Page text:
What air pollution does to your body and brain
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We have no choice but to breathe the air around us.
But the machines we use and policies that governments enact transform that air. Cars fill the air with the exhaust they pipe out, factories and power plants belch residue into the sky, and city apartment buildings pump out chemicals they use to heat and cool residences. In many places, trees that could help improve air quality have disappeared.
All of this has effects on human health, and some of these effects can be scary.
Bad air does more than just making it harder to breathe. It can change the way children's brains develop and make older adults more likely to succumb to cognitive decline.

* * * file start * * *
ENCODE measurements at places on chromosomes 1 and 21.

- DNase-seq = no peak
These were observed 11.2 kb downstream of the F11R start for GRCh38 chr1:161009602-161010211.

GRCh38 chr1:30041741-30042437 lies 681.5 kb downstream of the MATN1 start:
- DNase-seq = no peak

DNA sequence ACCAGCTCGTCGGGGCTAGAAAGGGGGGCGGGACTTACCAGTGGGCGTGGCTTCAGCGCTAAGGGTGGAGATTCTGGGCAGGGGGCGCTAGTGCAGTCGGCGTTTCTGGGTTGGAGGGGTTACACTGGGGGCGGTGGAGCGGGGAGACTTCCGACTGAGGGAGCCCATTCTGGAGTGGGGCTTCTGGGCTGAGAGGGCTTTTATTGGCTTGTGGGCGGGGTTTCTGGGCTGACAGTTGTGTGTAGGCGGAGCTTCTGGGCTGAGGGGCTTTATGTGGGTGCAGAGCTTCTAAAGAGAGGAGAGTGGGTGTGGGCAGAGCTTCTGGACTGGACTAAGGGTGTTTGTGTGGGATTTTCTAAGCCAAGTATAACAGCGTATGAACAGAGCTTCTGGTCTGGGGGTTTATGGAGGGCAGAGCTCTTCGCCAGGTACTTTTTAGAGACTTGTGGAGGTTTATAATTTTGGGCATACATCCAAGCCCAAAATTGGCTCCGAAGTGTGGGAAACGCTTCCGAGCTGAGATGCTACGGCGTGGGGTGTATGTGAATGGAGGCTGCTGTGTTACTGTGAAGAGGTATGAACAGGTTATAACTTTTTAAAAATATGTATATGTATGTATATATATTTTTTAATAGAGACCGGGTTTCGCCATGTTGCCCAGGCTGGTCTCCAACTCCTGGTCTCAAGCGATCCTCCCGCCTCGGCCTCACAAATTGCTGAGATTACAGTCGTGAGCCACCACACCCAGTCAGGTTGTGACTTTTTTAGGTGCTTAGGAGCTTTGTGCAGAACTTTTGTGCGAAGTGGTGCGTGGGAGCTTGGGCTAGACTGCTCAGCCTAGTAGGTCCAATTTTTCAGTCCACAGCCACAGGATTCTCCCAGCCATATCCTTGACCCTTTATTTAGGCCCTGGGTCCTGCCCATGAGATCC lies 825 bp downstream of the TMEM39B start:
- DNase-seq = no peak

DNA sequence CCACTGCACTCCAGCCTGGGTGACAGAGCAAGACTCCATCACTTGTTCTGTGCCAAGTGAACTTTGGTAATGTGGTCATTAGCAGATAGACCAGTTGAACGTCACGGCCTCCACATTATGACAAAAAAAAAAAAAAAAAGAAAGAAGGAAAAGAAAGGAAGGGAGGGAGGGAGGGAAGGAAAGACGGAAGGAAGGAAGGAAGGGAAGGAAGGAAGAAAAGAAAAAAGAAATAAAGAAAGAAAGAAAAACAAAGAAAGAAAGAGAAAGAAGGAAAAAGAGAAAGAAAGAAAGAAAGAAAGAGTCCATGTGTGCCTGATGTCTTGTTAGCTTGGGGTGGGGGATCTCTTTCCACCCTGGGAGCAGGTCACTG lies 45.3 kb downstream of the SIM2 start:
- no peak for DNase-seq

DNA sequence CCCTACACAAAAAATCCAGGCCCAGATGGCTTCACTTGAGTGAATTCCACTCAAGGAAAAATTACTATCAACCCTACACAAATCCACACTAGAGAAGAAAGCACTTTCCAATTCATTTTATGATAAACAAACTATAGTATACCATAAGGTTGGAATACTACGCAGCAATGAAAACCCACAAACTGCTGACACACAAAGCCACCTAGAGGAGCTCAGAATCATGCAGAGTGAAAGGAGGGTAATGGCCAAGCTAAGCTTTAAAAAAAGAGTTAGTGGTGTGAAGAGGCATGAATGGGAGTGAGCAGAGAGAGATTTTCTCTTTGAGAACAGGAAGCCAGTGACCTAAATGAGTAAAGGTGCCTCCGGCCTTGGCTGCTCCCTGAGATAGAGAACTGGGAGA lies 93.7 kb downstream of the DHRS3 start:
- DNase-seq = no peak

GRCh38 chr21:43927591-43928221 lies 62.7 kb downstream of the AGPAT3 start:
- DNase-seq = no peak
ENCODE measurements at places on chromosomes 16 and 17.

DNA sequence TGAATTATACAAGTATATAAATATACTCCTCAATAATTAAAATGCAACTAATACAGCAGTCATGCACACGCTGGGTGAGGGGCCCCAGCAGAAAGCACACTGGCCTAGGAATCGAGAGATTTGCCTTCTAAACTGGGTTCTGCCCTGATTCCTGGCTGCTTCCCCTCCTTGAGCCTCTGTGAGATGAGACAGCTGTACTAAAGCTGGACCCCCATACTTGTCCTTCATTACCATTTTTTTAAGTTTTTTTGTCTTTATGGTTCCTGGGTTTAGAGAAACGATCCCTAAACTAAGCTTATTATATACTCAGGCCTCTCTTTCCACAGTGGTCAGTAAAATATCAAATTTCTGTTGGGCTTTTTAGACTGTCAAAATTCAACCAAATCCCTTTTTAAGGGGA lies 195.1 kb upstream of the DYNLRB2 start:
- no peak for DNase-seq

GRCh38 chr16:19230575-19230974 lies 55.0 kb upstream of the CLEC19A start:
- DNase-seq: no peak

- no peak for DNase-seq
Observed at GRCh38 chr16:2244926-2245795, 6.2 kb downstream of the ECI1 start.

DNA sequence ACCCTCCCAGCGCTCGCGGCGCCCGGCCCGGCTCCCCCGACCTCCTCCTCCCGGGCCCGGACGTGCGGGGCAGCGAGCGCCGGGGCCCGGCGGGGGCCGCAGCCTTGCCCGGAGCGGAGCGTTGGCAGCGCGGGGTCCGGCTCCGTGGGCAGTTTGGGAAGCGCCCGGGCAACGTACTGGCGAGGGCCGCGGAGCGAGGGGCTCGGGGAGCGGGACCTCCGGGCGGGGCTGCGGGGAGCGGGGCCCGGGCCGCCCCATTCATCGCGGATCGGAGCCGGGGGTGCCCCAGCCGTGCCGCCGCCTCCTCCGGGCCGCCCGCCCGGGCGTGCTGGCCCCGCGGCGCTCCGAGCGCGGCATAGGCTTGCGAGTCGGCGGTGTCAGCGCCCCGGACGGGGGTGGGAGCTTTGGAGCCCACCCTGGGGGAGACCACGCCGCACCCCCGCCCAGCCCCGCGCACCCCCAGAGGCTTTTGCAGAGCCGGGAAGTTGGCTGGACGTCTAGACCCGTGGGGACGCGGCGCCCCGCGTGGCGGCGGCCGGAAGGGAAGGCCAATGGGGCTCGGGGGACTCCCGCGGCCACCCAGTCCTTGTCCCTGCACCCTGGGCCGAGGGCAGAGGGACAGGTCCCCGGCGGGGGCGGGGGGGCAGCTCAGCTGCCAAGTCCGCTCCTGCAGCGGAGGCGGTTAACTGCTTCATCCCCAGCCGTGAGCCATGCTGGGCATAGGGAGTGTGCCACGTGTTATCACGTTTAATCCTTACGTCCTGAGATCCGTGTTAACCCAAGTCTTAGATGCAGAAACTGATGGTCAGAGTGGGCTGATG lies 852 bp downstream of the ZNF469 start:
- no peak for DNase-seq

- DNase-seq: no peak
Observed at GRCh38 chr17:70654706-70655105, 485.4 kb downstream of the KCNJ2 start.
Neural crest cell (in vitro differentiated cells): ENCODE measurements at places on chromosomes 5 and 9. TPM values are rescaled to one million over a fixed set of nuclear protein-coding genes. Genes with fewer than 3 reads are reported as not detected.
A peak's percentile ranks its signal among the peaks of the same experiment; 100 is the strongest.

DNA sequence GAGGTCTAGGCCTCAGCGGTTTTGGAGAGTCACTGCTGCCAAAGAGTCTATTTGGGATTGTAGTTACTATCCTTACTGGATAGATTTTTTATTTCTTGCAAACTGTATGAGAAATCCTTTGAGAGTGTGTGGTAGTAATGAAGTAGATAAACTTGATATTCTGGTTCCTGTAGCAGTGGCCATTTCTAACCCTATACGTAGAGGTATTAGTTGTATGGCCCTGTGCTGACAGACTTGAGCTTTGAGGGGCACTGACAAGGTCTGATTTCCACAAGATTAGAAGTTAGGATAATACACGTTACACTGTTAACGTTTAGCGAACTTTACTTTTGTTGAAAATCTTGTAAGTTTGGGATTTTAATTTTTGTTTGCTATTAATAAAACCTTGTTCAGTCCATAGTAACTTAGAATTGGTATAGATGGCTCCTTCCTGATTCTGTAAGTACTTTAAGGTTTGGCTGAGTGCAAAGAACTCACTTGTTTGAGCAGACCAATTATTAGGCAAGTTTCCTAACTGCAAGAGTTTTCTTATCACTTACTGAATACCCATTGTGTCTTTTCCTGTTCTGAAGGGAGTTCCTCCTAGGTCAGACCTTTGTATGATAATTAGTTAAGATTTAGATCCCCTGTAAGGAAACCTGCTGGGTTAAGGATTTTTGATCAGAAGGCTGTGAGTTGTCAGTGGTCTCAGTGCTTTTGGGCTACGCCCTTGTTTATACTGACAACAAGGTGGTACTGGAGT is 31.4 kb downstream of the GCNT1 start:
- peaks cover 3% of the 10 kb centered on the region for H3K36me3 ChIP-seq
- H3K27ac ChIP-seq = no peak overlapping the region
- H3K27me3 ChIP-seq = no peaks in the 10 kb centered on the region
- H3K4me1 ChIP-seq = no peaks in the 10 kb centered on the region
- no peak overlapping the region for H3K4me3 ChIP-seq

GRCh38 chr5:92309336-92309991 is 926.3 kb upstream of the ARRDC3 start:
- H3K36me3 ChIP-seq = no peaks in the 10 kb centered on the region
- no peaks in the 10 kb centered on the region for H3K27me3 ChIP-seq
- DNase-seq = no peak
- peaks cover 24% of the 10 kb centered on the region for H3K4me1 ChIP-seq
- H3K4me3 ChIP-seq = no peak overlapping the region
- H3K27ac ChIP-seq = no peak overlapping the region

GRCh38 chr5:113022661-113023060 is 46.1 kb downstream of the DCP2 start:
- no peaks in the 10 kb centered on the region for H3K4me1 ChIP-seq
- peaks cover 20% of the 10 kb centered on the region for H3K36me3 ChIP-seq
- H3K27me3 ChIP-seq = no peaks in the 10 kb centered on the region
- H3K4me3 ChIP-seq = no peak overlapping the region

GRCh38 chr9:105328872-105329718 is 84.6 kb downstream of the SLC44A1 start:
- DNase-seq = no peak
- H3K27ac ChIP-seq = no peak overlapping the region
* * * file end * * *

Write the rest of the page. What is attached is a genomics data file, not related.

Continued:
This is an urgent, global problem - 98% of cities with populations over 100,000 in low- and middle-income countries don't meet the World Health Organization (WHO) air quality standards.
Even in the US, with relatively high standards for air quality, there's evidence that people are breathing air that has a negative effect on their bodies and brains.
Here's what air pollution does to your health, and why you should pay attention to the quality of the air around you.